Jerry Kenney

Jerry Kenney was introduced to WYSO by a friend and within a year of first tuning in became an avid listener and supporter. He began volunteering at the station in 1991 and began hosting Alpha Rhythms in February of 1992. Jerry joined the WYSO staff in 2007 as a host of All Things Considered and soon transitioned into hosting Morning Edition. In addition to now hosting All Things Considered, Jerry is the host and producer of WYSO Weekend, WYSO's weekly news and arts magazine. He has also produced several radio dramas for WYSO in collaboration with local theater companies. Jerry has won several Ohio AP awards as well as an award from PRINDI for his work with the WYSO news department. Jerry says that the best part of his job is being able to talk to people in the community and share their experiences with WYSO listeners.

Miamisburg is getting a new 24-hour emergency medical center. Premier Health broke ground Monday on the new hospital.

President Trump has signed into law a bill that will support jobs and research functions at Wright-Patterson Air Force Base in Dayton. The “National Defense Authorization Act” signed by the president contained several bipartisan amendments introduced by U.S. Senators Sherrod Brown and Rob Portman.

Dayton officials announced Tuesday plans to create a task force to assess the condition of the Dayton Convention Center facility, its finances and future development potential.

President Trump has signed into law a bill that will support jobs and research functions at Wright-Patterson Air Force Base.

In this edition of WYSO Weekend:

Thousands of West Dayton residents who lack easy access to fresh fruits and vegetables could soon have a full-service food market close to home. The west side has been without a convenient source of fresh produce since 2008, when a neighborhood Kroger grocery store shut down. Since then, city officials have tried attracting a new grocer without success. The story could have ended there. But now, nearly 10 years later, one community group plans to open a co-operative grocery store called Gem City Market. Advocates say it will finally bring healthier food back to the west side.  WYSO’s April Laissle reports.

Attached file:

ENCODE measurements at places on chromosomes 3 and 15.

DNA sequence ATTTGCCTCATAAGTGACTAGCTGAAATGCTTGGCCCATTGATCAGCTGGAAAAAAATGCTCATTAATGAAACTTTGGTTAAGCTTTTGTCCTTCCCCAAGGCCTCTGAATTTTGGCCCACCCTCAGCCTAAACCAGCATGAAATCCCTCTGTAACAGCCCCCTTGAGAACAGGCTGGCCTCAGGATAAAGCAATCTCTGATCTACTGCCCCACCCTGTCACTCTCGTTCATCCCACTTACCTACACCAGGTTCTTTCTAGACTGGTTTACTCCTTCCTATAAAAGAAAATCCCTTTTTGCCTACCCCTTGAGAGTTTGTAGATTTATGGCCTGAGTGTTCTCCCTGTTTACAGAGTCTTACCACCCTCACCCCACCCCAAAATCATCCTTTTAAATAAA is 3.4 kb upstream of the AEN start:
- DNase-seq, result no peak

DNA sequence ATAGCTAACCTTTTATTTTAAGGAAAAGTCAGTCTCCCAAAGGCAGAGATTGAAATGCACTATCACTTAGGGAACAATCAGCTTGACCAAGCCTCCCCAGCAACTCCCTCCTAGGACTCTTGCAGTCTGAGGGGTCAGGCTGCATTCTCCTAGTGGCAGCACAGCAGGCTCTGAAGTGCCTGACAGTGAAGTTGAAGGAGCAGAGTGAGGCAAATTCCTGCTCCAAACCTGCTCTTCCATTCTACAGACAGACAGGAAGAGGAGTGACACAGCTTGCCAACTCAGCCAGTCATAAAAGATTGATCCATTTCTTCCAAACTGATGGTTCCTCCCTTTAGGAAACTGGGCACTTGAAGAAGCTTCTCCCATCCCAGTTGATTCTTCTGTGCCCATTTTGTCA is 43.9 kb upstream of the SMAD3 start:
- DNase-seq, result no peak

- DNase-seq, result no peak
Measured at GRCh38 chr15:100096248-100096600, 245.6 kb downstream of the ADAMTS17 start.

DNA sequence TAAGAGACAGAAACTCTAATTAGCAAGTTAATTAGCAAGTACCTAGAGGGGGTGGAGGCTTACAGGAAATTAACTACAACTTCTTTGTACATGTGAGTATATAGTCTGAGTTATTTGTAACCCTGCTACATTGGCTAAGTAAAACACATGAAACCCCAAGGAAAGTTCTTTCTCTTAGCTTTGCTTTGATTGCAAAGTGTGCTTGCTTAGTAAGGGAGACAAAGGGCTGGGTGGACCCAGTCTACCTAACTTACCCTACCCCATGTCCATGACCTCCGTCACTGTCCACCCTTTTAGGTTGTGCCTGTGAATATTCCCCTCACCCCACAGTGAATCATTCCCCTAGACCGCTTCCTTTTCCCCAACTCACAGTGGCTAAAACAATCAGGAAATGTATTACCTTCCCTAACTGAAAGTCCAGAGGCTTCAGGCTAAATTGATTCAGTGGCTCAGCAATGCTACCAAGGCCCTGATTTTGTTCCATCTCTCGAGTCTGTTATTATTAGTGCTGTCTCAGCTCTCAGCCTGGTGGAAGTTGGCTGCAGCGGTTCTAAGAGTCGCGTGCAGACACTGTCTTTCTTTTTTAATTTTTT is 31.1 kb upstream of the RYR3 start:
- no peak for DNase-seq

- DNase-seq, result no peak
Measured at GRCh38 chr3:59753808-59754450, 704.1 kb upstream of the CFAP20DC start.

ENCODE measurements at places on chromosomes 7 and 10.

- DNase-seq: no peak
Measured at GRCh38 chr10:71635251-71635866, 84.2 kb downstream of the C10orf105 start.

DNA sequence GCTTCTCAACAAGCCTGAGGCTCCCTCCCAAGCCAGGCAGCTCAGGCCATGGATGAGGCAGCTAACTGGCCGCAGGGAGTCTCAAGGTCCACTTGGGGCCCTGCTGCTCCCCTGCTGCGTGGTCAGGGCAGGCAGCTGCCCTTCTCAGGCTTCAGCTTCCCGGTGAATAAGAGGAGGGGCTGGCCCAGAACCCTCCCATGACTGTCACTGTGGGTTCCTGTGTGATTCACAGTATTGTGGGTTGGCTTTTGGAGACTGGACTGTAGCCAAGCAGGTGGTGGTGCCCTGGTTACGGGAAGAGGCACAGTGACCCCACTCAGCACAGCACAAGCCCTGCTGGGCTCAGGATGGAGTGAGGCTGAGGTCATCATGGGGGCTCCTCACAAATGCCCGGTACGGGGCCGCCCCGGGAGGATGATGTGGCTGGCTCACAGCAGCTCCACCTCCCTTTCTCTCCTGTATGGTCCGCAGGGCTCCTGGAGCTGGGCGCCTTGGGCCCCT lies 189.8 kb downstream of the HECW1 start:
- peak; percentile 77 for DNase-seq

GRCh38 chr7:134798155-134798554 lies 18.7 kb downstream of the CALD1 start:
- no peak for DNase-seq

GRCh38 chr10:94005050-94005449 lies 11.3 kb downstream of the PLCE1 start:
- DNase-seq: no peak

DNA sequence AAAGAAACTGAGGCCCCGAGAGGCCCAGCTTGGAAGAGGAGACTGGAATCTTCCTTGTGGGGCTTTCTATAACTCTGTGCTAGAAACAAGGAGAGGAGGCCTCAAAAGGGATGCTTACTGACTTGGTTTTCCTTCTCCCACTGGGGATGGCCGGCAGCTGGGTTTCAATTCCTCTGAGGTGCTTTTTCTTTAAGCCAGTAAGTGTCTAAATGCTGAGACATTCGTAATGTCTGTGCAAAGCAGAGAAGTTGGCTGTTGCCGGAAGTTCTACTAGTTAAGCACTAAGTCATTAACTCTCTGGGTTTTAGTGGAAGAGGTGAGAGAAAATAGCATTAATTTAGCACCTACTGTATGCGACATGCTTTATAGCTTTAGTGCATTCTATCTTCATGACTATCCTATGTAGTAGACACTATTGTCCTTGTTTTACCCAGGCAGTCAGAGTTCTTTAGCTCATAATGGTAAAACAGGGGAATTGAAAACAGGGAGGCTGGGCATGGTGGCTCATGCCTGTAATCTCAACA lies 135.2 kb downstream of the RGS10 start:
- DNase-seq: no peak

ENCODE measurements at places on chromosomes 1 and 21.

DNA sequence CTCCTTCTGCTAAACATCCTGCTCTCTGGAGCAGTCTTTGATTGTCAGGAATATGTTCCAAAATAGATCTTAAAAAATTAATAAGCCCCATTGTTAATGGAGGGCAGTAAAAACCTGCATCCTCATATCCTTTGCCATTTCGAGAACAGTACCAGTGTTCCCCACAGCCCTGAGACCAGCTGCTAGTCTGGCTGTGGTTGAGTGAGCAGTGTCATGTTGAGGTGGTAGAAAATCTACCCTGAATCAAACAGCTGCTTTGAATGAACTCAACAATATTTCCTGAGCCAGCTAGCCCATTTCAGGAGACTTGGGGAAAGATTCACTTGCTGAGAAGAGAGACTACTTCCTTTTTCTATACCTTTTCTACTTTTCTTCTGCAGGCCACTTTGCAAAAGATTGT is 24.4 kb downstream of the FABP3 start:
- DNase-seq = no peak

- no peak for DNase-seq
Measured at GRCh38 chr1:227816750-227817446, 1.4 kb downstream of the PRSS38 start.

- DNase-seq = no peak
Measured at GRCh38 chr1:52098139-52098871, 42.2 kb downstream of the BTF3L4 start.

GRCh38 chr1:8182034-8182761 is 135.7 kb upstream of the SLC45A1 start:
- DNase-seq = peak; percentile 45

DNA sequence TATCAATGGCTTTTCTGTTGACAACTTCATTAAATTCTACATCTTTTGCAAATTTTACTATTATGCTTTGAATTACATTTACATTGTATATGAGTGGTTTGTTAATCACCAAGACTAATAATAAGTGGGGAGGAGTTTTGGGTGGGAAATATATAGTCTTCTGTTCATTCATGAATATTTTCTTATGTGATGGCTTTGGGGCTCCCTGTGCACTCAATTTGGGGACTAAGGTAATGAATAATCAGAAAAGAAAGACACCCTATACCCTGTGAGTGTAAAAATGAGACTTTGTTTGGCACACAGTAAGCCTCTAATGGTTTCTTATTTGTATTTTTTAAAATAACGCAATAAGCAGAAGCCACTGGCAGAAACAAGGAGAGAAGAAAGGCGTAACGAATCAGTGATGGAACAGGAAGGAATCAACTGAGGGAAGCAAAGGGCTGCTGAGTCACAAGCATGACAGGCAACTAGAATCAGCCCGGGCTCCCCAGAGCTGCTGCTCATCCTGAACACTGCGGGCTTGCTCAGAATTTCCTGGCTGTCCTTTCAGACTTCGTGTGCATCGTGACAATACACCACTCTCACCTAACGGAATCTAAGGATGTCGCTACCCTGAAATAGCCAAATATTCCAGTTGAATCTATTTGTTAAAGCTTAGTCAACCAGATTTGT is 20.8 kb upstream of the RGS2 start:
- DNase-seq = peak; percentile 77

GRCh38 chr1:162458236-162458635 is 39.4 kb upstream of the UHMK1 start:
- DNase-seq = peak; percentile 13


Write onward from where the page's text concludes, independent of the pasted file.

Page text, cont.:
Research from the nonprofit Advocates for Basic Legal Equality indicates that few schools in Montgomery County are testing their drinking water for lead. Following school-district surveys conducted in March and July, the agency is urging parents to contact their schools to ask whether they test for lead.

Ohio officials recently announced a plan aimed at making it easier to become a foster parent.

In this edition of WYSO Weekend:

 

Dayton Public Schools Superintendent Rhonda Corr has been placed on administrative leave.

In this edition of WYSO Weekend:

Clark County has seen a record number of overdose deaths this year. But widespread use of ​Narcan is also allowing many people who overdose to survive and use again -- raising their risk of dying next time. To help curb overdose deaths, advocates, first responders and addiction specialists are collaborating on a new approach. It’s aimed at quickly connecting high-risk addicts to treatment. Clark County Community Voices producer Renee​ ​Wilde​ has more.

 


The Springfield Police department has been understaffed for months. But thanks to a temporary tax hike approved by voters earlier this year the department is again accepting applications. Clark County Community Voices Producer Jason Reynolds reports the new officers will go a long way toward responding to the city’s drug overdose crisis.

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